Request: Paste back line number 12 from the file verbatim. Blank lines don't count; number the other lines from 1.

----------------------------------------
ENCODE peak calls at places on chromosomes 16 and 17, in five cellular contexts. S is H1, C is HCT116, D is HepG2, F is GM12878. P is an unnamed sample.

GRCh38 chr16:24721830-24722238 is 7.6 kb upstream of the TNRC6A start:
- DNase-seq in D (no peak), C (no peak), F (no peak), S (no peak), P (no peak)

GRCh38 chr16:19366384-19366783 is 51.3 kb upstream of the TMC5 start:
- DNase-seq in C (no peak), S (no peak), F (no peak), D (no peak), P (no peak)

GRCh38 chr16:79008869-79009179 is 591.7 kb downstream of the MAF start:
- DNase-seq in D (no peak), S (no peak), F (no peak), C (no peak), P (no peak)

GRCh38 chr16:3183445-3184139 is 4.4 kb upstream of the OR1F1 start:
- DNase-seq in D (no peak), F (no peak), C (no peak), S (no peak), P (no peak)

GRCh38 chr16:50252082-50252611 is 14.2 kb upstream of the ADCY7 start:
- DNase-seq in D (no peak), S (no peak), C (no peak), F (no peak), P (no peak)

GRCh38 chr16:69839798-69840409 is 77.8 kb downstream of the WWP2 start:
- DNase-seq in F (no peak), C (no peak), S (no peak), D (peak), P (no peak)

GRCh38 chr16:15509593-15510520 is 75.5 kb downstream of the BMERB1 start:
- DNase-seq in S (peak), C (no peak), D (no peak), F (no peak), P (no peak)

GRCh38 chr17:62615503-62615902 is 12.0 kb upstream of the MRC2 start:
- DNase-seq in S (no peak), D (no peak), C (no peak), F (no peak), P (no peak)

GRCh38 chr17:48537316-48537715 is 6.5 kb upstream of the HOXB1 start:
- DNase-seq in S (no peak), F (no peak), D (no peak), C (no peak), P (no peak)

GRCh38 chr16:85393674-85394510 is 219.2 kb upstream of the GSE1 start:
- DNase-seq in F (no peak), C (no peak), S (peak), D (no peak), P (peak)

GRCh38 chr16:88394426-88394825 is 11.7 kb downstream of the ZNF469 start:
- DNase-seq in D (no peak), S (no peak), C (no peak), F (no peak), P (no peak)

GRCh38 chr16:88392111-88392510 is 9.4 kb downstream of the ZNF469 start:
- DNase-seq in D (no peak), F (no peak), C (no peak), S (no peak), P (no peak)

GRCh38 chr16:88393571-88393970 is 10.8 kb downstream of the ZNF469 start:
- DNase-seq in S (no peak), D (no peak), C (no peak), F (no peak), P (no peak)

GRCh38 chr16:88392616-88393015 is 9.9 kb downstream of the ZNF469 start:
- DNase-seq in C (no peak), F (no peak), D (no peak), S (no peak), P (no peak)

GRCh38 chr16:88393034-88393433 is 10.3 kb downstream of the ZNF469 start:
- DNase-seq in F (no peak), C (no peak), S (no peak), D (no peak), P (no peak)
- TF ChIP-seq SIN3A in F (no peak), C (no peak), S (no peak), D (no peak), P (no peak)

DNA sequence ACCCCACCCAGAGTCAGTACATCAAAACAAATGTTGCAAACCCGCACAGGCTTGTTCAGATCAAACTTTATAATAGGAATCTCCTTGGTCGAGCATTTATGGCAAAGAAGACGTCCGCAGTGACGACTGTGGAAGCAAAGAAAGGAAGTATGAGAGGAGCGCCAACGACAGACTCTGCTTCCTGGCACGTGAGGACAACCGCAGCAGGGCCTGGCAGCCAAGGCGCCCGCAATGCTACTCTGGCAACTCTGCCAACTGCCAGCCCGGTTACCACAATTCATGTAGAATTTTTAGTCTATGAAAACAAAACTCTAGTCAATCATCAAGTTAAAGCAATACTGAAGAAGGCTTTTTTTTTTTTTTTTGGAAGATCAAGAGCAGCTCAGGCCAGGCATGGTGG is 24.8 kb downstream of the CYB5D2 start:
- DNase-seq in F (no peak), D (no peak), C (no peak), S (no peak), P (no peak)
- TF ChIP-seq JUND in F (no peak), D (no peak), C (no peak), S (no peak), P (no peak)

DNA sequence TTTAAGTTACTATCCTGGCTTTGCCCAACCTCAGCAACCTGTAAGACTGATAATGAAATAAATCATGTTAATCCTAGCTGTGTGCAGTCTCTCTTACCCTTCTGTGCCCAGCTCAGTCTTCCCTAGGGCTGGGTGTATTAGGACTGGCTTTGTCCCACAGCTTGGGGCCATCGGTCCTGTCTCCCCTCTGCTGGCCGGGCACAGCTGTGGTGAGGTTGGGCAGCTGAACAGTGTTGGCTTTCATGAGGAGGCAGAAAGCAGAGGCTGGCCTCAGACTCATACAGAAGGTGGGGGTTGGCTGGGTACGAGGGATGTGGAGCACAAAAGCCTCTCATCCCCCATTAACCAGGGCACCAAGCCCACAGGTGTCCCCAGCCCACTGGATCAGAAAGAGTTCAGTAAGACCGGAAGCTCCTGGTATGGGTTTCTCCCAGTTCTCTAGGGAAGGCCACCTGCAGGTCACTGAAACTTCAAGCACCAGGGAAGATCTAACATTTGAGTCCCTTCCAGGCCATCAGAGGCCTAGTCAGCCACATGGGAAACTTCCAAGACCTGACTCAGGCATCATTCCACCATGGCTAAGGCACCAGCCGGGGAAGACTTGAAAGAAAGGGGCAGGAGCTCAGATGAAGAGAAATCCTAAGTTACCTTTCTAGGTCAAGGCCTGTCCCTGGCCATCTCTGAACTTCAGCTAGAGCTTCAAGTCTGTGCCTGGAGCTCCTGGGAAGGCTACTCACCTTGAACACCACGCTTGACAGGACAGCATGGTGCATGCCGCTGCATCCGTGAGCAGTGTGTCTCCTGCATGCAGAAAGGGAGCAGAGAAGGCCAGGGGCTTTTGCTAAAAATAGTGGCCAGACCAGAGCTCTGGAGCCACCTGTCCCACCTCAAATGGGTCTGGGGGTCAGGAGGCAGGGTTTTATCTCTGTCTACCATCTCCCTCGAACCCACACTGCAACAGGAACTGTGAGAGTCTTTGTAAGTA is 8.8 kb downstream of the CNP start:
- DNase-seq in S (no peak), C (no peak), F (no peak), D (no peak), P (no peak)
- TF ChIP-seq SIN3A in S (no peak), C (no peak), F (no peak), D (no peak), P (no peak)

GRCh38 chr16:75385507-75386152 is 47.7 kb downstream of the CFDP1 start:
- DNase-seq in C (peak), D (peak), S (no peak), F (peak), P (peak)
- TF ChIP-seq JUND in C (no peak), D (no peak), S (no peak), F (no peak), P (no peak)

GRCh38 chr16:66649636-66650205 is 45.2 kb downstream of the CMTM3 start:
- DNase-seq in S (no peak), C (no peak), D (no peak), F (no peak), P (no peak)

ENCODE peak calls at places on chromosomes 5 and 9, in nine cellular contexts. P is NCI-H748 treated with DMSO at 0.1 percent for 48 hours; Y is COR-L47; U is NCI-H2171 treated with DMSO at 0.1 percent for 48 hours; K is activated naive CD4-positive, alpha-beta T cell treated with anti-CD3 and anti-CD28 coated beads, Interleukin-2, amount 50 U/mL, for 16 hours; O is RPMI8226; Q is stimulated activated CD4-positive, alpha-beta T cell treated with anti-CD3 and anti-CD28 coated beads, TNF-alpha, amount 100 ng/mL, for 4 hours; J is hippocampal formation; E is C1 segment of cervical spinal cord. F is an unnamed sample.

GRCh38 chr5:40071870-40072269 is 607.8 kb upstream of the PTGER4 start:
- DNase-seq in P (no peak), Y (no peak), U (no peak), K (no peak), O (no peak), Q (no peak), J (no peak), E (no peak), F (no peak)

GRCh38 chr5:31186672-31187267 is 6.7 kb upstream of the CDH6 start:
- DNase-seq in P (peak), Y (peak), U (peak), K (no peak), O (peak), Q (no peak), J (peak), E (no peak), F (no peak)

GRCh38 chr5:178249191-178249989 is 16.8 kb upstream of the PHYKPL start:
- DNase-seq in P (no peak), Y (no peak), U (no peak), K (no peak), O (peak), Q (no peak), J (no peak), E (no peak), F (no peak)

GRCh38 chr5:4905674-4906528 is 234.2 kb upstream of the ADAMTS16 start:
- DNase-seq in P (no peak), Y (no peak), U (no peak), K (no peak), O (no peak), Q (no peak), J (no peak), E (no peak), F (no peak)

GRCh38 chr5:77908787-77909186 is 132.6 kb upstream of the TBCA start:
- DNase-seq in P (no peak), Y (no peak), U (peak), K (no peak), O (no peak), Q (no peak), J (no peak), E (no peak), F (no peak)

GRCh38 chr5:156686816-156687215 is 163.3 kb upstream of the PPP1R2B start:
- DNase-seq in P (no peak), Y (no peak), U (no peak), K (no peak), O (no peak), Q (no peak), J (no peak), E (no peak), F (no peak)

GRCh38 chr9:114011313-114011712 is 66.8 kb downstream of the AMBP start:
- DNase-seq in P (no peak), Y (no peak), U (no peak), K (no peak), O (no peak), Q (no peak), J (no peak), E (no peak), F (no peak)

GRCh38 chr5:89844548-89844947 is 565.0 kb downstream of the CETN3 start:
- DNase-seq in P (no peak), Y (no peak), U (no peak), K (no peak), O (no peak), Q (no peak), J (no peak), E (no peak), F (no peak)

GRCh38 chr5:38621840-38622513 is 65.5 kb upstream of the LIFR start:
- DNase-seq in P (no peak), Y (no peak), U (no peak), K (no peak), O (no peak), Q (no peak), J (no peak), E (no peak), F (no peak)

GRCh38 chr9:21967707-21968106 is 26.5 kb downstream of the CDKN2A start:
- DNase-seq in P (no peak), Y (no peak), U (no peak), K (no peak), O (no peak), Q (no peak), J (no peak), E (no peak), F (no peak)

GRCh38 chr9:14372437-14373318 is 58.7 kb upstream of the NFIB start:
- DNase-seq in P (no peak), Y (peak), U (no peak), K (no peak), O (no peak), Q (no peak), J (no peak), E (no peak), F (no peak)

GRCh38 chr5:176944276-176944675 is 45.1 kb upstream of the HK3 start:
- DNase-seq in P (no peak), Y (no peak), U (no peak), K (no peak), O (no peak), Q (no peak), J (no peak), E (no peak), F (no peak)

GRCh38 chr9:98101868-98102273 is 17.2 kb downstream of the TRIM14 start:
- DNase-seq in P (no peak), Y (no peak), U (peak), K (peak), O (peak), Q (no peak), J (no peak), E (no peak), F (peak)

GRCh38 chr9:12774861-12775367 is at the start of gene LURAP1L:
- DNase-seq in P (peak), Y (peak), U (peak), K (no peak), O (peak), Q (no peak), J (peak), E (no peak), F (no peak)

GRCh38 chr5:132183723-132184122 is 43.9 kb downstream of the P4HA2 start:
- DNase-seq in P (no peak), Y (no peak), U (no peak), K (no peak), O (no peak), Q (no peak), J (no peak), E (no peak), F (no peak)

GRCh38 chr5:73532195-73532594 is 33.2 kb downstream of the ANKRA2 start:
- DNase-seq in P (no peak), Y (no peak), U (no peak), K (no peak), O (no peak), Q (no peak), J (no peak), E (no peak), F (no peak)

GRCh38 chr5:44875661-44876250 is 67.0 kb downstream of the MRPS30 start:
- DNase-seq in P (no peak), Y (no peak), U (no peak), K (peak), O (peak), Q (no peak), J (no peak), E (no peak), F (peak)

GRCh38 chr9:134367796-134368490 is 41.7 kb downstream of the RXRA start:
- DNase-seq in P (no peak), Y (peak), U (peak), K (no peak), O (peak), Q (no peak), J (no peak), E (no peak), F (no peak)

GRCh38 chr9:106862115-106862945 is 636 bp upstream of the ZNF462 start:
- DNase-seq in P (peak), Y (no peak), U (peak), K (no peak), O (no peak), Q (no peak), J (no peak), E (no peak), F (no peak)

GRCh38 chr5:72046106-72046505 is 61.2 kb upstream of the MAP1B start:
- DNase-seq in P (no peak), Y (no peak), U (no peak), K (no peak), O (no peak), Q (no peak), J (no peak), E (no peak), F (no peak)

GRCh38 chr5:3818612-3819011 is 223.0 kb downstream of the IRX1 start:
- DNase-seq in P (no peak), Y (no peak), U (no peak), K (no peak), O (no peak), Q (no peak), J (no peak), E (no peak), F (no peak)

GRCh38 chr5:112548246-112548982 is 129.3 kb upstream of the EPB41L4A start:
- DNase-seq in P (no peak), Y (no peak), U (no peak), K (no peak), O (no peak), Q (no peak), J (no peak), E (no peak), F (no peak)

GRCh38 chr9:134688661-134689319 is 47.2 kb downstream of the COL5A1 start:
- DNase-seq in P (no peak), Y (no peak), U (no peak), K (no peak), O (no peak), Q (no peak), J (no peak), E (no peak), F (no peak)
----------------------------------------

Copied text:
GRCh38 chr16:69839798-69840409 is 77.8 kb downstream of the WWP2 start: